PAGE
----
Three questions for Ruairidh Moir, BARD Ailteir

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At this year’s A&DS and RIAS Scottish Student Awards for Architecture (2017) we spoke to the winning students, as well as the speakers providing presentations during the day’s event. Ruairidh Moir, BARD Ailteir, created the winning entry for the 2013 Scottish Scenic Routes, for Faerie Hollow, Loch Lubnaig. We asked him about his current work and any advice he would share with anyone thinking of studying architecture.

What are you currently doing?

Ruairidh Moir: Currently based in the famous Barras in Glasgow but I’m also part time on the Isle of Lewis so I’m between the two. I’m working on projects such as a car port at Mackintosh’s Windyhill house. In addition to that a Harris Tweed mill and various residential commissions and also some ‘glamping pods’ in Harris and an artists cabin and various other nice projects. I’m trying to get as much of a range of scales and typologies to keep my portfolio as interesting and diverse as I can.

I am on my own at the moment but within the next few weeks hopefully I’ll have a student with me. I do take in help from time to time when required – interesting people who can do the stuff I cant do. I’m involved in teaching in the University of Strathclyde so that helps to find people.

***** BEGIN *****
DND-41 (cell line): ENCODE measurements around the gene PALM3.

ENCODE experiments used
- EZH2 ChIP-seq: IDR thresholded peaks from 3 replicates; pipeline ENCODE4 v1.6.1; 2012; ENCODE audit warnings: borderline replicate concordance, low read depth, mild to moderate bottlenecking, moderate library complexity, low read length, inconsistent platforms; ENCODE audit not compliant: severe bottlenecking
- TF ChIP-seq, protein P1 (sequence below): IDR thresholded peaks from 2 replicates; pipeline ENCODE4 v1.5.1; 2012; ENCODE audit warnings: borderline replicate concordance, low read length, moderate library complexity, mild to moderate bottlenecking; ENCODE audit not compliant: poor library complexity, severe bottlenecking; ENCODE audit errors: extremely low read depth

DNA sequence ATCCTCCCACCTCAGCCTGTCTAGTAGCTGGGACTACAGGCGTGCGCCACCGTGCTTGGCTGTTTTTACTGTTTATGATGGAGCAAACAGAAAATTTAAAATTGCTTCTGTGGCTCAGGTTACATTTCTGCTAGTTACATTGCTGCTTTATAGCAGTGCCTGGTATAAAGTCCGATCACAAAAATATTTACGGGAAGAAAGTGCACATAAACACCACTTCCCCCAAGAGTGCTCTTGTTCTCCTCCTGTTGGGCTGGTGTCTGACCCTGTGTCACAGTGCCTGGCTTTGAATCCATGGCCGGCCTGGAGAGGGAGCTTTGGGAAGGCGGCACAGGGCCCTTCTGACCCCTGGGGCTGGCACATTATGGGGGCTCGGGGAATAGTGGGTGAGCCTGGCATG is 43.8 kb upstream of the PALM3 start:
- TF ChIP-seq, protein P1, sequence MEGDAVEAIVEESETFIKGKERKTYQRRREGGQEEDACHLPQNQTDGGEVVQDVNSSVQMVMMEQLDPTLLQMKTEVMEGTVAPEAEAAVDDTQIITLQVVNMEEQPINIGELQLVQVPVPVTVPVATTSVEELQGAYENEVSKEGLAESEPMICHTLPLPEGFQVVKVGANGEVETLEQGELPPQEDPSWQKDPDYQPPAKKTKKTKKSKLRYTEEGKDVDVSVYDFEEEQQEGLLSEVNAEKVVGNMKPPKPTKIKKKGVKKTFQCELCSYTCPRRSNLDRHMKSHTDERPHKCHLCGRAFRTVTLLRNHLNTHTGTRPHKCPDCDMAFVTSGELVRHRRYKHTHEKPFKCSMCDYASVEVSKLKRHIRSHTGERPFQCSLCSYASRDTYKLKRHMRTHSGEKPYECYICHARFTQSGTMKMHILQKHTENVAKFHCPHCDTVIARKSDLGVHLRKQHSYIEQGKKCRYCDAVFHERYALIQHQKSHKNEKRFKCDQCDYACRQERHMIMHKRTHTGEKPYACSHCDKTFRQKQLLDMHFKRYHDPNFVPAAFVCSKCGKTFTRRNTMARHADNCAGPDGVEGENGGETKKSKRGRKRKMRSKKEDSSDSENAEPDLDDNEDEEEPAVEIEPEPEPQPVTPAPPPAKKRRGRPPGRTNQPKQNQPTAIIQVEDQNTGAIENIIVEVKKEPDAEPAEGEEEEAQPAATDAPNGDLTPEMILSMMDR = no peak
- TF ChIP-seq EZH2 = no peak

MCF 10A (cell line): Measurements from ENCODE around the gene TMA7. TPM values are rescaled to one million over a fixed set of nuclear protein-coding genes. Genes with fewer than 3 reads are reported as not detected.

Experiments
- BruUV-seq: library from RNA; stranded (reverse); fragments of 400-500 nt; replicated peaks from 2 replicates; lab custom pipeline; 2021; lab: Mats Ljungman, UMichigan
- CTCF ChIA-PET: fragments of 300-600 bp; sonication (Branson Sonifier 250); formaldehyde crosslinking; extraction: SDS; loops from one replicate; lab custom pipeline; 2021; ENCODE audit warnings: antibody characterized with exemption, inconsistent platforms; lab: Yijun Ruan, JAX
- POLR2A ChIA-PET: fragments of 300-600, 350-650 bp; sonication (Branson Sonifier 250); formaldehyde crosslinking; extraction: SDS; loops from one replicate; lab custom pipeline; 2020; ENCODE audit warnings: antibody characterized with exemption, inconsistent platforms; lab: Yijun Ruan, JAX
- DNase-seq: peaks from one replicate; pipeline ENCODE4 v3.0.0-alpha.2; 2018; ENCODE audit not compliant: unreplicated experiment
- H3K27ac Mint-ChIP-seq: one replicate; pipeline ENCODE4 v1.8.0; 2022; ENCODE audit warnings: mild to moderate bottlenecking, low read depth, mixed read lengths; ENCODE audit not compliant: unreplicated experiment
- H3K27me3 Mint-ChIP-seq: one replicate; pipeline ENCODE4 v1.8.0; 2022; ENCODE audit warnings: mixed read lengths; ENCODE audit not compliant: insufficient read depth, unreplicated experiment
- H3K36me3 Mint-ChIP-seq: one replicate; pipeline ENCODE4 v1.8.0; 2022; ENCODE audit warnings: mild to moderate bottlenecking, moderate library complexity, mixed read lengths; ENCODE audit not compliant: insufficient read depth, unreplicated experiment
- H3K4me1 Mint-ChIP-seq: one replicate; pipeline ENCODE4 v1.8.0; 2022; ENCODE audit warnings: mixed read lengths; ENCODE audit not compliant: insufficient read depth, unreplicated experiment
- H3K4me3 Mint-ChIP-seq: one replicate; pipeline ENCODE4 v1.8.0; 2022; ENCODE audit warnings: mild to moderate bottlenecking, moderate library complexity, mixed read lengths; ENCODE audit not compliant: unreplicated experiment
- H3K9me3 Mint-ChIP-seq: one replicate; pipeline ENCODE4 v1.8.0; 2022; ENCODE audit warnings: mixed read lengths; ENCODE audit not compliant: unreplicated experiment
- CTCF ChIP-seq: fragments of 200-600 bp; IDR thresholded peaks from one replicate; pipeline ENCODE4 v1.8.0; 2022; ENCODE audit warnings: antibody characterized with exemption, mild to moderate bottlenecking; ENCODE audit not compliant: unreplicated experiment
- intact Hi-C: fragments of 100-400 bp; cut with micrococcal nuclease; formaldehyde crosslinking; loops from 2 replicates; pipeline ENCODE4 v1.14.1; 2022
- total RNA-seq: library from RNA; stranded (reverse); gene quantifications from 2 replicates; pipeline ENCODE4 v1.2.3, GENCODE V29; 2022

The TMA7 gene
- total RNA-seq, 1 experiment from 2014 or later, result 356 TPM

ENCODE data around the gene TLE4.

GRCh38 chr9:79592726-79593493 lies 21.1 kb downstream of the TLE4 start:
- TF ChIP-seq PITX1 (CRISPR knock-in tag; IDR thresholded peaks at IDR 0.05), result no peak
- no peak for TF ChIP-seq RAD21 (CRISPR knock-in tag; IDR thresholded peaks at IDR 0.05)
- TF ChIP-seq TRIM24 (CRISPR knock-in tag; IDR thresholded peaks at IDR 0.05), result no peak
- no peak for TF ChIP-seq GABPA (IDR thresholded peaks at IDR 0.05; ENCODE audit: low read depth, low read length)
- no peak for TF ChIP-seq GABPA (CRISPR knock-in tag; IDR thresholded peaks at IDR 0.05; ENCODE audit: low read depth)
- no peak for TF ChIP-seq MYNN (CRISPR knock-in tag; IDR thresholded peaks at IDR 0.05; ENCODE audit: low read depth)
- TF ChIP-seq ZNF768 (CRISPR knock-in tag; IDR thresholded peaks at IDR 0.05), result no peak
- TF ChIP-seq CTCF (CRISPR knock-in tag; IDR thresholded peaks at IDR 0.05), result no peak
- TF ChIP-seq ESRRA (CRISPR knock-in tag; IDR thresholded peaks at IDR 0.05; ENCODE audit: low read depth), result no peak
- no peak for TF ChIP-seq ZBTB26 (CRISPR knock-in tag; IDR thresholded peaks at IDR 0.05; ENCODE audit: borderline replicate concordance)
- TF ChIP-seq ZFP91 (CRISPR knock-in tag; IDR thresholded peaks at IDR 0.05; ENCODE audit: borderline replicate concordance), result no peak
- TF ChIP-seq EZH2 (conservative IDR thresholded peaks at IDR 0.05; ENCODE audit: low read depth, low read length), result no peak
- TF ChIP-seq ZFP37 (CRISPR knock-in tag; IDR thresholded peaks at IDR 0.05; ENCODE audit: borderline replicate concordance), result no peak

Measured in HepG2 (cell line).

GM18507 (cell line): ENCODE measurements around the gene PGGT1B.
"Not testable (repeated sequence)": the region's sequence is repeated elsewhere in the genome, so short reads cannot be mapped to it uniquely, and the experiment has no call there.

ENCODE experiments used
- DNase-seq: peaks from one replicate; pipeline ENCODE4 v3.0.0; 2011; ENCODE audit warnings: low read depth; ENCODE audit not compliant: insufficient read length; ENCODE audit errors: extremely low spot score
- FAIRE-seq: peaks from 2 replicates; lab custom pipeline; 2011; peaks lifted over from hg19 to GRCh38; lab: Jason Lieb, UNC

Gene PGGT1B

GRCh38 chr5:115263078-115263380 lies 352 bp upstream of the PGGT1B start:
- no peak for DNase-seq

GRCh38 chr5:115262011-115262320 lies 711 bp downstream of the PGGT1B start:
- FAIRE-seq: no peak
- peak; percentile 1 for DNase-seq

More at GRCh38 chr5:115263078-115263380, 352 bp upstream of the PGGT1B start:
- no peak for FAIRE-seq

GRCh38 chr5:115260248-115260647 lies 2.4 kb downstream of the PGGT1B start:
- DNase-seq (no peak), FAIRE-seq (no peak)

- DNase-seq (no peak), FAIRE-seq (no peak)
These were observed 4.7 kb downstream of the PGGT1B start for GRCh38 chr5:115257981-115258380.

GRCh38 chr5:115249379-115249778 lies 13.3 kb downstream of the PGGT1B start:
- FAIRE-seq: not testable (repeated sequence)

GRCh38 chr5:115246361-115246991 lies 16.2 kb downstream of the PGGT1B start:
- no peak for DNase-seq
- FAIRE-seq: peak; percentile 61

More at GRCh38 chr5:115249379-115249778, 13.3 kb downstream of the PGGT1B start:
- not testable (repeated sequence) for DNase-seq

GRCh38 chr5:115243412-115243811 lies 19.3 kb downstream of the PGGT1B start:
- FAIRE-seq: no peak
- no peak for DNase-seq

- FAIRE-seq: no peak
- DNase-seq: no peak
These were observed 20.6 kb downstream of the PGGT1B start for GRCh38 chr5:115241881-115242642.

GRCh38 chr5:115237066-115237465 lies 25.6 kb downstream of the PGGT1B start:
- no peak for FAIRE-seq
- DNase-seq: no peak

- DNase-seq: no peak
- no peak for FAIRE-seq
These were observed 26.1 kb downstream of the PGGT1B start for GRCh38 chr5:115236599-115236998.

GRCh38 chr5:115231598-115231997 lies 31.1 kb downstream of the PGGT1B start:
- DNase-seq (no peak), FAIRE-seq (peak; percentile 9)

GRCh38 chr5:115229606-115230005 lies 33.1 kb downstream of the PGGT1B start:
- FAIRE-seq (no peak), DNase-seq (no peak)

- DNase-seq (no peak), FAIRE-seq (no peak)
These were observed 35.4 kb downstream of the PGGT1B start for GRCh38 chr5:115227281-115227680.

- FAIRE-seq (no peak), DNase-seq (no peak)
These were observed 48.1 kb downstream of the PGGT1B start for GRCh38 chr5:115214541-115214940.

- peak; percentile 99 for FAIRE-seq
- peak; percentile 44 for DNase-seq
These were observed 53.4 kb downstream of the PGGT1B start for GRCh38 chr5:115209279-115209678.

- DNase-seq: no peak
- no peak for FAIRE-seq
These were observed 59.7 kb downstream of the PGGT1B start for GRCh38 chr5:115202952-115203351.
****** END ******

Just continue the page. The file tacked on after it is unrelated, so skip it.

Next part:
What difference did winning a competition make?

It was amazing at the time. I would say winning the Scottish Scenic Routes competition gave me a lot of confidence and raised my profile. It also helped getting my Part 3 qualifications and on the back of it a couple of competitions. I find competitions interested in terms of exploring ideas and even just giving me the skills of running an office and it gives clients assurances of your capabilities and what your interested in. For all these reasons it’s been a springboard that’s launched me into being a sole practitioner. At the same time I was working in a practice on bigger projects, but for that I was the designer.

What advice would you give to anyone thinking about studying architecture?

I would say just looking back its 10 years since I studied it’s maybe not as daunting as it seems when you start and I would recommend going at it full throttle. You’ll find your own rhythm at some point and I would say as a student try to worry less and really embrace and savour the experience of being in an architecture school – they will be the most formative, inspiring and illuminating years that you’ll ever have. And if you do all that you’ll have the time of your life that will carry you through your career.

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